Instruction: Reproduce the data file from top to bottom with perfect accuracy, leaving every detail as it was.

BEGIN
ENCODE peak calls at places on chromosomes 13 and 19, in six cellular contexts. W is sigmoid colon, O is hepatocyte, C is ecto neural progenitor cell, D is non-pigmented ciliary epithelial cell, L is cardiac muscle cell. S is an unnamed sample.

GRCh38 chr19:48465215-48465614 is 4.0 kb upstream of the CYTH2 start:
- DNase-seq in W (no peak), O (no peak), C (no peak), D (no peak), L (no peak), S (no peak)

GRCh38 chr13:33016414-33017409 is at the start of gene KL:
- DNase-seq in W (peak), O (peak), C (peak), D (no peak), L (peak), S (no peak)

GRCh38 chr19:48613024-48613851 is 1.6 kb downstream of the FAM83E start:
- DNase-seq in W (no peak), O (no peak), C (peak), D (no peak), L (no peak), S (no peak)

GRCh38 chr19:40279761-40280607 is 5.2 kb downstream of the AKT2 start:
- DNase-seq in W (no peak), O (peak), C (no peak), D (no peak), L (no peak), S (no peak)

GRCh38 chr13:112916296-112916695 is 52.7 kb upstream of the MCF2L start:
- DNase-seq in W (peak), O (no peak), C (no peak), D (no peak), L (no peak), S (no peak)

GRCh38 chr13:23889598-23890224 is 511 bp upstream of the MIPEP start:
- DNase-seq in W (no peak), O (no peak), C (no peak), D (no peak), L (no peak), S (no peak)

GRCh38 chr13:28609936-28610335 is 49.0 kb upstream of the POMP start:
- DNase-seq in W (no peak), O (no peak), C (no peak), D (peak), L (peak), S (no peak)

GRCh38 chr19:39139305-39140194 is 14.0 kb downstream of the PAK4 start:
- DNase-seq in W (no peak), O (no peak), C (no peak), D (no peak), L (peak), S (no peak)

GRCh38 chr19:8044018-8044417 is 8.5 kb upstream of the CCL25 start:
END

ENCODE peak calls at places on chromosomes 13 and 19, in six cellular contexts. W is sigmoid colon, O is hepatocyte, C is ecto neural progenitor cell, D is non-pigmented ciliary epithelial cell, L is cardiac muscle cell. S is an unnamed sample.

GRCh38 chr19:48465215-48465614 is 4.0 kb upstream of the CYTH2 start:
- DNase-seq in W (no peak), O (no peak), C (no peak), D (no peak), L (no peak), S (no peak)

GRCh38 chr13:33016414-33017409 is at the start of gene KL:
- DNase-seq in W (peak), O (peak), C (peak), D (no peak), L (peak), S (no peak)

GRCh38 chr19:48613024-48613851 is 1.6 kb downstream of the FAM83E start:
- DNase-seq in W (no peak), O (no peak), C (peak), D (no peak), L (no peak), S (no peak)

GRCh38 chr19:40279761-40280607 is 5.2 kb downstream of the AKT2 start:
- DNase-seq in W (no peak), O (peak), C (no peak), D (no peak), L (no peak), S (no peak)

GRCh38 chr13:112916296-112916695 is 52.7 kb upstream of the MCF2L start:
- DNase-seq in W (peak), O (no peak), C (no peak), D (no peak), L (no peak), S (no peak)

GRCh38 chr13:23889598-23890224 is 511 bp upstream of the MIPEP start:
- DNase-seq in W (no peak), O (no peak), C (no peak), D (no peak), L (no peak), S (no peak)

GRCh38 chr13:28609936-28610335 is 49.0 kb upstream of the POMP start:
- DNase-seq in W (no peak), O (no peak), C (no peak), D (peak), L (peak), S (no peak)

GRCh38 chr19:39139305-39140194 is 14.0 kb downstream of the PAK4 start:
- DNase-seq in W (no peak), O (no peak), C (no peak), D (no peak), L (peak), S (no peak)

GRCh38 chr19:8044018-8044417 is 8.5 kb upstream of the CCL25 start: